Scream Horror Magazine


Posted on: July 5th, 2024

Two horror icons are among those receiving stars on the Hollywood Walk of Fame, as they announce their picks for The Class of 2025.

First up, we have Freddy Krueger himself finally getting the accolade, as Robert Englund will have his 50-year career honoured.

Despite being one of horror’s most recognizable faces for over four decades, this is one of relatively few accolades Englund has received. More than just a wise-cracking dream demon, Englund’s storied career has seen him work with the likes of Barbra Streisand, Henry Fonda, Jack Albertson, and Richard Gere before taking on the role of Krueger.

What followed was a storied genre career, seeing Englund play Krueger eight times, as well as taking on ambitious roles in 1989’s The Phantom of the Opera, 1992’s Dance Macabre, 1993’s Night Terrors, and 1995’s The Mangler.

Continuing to be active in the genre, Englund was most recently seen in a prominent supporting role in Stranger Things 4.

As well as Englund, horror filmmaking juggernaut John Carpenter will also be honoured in Hollywood’s Class of 2025.

Carpenter’s star will mark recognition for a filmmaking career spanning over 50 years, beginning with 1974’s Dark Star. 1976’s Assault on Precinct 13 earned praise for its gritty portrayal of inner-city violence, and opened the door for Carpenter’s most acclaimed and successful project to date.

1978’s Halloween single-handedly reinvented the horror genre. The low-budget flick kicked off a horror movie boom with its simple stalk-and-slash formula, as well as introducing the world to Academy Award Winner Jamie Lee Curtis.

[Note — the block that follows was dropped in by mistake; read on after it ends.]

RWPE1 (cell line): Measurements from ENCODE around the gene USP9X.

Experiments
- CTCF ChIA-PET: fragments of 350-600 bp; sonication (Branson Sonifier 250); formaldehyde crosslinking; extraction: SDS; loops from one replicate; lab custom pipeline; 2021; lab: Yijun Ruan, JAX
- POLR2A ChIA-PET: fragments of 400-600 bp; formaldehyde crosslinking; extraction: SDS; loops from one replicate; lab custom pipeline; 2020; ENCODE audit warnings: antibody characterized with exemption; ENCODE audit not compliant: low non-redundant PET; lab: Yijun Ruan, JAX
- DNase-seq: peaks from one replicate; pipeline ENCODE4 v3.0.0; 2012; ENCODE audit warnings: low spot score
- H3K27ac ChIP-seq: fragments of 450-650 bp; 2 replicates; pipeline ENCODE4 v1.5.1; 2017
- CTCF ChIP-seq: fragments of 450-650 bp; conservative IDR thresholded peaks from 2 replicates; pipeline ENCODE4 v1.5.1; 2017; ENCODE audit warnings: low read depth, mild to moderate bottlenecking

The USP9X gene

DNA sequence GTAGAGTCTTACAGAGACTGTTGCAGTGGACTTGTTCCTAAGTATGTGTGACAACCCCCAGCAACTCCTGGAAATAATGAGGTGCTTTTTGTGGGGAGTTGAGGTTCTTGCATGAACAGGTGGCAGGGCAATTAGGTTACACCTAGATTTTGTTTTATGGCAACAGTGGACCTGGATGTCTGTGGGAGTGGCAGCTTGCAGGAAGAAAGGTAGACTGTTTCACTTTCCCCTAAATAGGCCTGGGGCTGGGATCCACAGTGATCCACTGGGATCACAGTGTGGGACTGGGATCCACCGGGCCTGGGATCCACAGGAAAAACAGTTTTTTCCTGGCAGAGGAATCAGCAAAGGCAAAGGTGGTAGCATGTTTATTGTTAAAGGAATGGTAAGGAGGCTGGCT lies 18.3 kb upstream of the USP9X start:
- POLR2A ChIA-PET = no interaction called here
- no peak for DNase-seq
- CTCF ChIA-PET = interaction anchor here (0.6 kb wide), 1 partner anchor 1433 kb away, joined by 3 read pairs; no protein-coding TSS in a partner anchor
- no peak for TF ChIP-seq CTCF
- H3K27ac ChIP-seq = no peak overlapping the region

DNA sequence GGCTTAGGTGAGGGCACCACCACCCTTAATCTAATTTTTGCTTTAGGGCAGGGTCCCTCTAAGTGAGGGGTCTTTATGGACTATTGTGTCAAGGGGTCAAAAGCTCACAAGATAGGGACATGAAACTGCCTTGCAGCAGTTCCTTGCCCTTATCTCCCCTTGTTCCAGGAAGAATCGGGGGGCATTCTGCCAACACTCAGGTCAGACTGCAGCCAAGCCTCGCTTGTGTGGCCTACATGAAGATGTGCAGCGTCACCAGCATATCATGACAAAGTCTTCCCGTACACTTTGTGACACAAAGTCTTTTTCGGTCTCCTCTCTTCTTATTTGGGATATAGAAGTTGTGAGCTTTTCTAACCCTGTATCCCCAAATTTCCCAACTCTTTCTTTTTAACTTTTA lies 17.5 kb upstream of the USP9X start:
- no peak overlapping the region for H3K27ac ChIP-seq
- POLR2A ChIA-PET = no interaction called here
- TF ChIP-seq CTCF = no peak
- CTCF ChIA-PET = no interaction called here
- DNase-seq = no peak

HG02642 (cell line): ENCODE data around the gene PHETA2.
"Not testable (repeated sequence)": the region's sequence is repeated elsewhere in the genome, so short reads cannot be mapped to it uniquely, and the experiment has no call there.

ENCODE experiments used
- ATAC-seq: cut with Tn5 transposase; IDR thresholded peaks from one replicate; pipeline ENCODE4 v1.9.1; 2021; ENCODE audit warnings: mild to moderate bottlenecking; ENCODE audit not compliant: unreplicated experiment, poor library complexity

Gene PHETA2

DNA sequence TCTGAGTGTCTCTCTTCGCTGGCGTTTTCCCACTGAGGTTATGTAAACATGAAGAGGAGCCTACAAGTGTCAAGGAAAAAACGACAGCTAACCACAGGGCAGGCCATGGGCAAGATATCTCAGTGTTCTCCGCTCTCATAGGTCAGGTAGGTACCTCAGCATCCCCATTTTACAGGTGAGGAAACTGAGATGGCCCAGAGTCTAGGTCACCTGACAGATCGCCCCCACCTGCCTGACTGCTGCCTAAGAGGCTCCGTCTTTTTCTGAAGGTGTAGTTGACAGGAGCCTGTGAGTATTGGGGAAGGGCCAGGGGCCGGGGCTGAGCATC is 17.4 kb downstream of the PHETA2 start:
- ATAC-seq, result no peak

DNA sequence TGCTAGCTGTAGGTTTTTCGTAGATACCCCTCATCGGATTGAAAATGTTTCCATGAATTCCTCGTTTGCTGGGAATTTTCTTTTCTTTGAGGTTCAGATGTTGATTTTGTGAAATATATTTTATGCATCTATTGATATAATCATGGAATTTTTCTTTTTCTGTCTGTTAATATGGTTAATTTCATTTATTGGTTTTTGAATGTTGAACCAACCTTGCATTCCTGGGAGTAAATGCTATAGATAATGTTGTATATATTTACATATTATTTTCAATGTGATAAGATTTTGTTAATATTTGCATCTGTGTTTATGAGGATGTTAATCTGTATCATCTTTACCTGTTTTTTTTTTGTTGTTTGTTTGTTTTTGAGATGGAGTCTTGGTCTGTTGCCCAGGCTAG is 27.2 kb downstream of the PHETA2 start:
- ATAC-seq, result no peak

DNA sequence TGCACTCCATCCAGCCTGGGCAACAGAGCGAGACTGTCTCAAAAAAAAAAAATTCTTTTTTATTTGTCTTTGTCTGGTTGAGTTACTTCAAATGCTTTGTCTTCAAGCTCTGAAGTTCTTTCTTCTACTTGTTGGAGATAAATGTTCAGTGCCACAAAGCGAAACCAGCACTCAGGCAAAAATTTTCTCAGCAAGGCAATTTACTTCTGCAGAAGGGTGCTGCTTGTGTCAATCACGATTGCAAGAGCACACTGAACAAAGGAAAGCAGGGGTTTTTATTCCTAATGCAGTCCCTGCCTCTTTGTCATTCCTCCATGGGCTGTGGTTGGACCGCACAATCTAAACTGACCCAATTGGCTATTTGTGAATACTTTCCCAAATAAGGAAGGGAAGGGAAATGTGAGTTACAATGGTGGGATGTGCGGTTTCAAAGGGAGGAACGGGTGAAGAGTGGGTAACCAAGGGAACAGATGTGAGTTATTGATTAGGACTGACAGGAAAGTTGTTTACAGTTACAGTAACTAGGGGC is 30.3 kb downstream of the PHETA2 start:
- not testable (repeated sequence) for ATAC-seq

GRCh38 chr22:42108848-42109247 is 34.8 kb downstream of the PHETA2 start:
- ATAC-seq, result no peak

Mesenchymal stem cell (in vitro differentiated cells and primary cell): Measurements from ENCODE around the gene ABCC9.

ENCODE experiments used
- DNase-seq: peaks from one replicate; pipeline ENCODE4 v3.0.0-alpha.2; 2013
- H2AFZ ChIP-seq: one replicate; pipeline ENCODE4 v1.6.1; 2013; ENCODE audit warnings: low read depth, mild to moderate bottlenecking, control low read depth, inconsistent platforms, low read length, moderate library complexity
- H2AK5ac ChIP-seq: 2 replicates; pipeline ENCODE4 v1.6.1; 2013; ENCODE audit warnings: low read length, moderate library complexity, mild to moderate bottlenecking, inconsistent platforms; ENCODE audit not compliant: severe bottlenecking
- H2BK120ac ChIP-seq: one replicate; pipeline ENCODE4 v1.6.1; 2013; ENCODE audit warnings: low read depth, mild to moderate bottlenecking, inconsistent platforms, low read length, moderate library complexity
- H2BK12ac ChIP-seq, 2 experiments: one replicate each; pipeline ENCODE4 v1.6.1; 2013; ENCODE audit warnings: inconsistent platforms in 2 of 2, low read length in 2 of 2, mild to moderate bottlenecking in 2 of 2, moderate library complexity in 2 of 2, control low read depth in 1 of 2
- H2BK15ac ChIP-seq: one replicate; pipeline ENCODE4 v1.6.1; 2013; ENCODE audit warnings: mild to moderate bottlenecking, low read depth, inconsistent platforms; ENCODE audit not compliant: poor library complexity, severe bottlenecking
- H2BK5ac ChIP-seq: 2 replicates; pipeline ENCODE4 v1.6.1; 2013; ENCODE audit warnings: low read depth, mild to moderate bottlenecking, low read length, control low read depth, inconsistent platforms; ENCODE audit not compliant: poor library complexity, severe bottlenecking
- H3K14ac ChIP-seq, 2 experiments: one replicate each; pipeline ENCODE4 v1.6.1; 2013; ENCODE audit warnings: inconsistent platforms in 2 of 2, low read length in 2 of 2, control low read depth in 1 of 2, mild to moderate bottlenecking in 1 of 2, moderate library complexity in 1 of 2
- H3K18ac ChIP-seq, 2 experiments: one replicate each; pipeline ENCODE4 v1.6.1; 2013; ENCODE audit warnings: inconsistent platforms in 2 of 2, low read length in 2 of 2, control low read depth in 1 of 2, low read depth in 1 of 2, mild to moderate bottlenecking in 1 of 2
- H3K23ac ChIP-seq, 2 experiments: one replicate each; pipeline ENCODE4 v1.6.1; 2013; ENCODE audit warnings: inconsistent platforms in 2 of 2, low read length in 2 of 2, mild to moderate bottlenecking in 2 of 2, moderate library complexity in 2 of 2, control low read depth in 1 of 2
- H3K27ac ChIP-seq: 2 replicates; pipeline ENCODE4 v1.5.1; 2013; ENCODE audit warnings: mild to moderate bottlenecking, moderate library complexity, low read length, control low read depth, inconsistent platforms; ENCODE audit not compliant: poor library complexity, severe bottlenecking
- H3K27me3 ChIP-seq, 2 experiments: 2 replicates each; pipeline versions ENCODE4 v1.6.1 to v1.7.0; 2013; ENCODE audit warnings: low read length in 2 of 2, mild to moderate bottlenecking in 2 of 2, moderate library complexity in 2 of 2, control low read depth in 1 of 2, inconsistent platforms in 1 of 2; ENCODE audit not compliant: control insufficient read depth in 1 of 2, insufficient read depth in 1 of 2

For the next several years, Carpenter was an in-demand filmmaker, dipping into all aspects of the horror genre. Ghosts terrorized us in 1980’s The Fog, a shape-shifting alien grossed us out in 1982’s The Thing, and Christine made cars scary-cool in 1983.

Carpenter also has several cult-classics under his belt, not popular at the time, but since beloved. These include 1986’s Big Trouble in Little China, 1987’s Prince of Darkness, and 1988’s They Live.

Carpenter stepped away from filmmaking following 2005’s Ghosts of Mars, having only directed 2010’s The Ward in the past 19 years. However, he remains immensely popular through his Lost Themes musical endeavours, and has recently risen to new acclaim as a composer. Carpenter oversaw the scoring of the most recent Halloween offerings alongside his son and godson, and has multiple projects in the works.

Congratulations to both John and Robert, however, we must ask… what took so long?

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